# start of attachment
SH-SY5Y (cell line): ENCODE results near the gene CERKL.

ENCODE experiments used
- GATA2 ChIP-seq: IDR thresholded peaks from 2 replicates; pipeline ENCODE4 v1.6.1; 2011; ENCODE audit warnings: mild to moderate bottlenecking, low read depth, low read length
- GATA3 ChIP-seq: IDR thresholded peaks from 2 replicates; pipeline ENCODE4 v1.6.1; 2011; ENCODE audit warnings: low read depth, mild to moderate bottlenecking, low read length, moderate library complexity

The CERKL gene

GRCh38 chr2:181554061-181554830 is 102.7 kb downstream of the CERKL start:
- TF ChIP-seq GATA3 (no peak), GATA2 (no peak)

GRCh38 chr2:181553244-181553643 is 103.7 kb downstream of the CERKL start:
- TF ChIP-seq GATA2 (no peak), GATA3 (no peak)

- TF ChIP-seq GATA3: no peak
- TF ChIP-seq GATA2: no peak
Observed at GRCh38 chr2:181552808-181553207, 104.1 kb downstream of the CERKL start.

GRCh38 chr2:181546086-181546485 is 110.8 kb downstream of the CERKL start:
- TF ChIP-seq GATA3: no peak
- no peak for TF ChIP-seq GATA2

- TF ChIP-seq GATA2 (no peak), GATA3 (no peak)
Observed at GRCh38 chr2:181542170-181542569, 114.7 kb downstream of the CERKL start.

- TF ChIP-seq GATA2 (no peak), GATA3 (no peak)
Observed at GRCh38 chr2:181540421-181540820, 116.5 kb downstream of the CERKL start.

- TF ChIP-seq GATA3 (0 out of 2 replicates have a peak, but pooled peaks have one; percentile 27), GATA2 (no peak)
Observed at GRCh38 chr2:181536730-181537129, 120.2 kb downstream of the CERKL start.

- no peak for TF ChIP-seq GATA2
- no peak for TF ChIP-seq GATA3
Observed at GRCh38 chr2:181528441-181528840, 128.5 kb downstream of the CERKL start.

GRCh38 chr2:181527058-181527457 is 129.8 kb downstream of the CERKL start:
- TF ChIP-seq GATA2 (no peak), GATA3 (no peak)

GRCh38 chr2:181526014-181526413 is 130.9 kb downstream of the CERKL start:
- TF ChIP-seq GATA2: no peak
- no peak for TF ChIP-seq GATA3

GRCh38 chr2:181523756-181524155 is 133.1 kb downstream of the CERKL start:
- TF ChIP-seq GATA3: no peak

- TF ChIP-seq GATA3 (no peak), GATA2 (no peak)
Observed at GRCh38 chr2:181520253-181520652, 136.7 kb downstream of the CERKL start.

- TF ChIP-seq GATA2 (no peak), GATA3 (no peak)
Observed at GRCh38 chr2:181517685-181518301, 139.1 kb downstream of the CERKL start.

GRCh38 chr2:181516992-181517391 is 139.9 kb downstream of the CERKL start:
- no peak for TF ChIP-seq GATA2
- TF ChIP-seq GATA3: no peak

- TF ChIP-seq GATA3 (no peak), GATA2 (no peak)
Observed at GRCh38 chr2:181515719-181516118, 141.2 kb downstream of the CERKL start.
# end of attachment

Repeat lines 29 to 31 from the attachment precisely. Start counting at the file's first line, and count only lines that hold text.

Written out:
- no peak for TF ChIP-seq GATA3

GRCh38 chr2:181523756-181524155 is 133.1 kb downstream of the CERKL start:
- TF ChIP-seq GATA3: no peak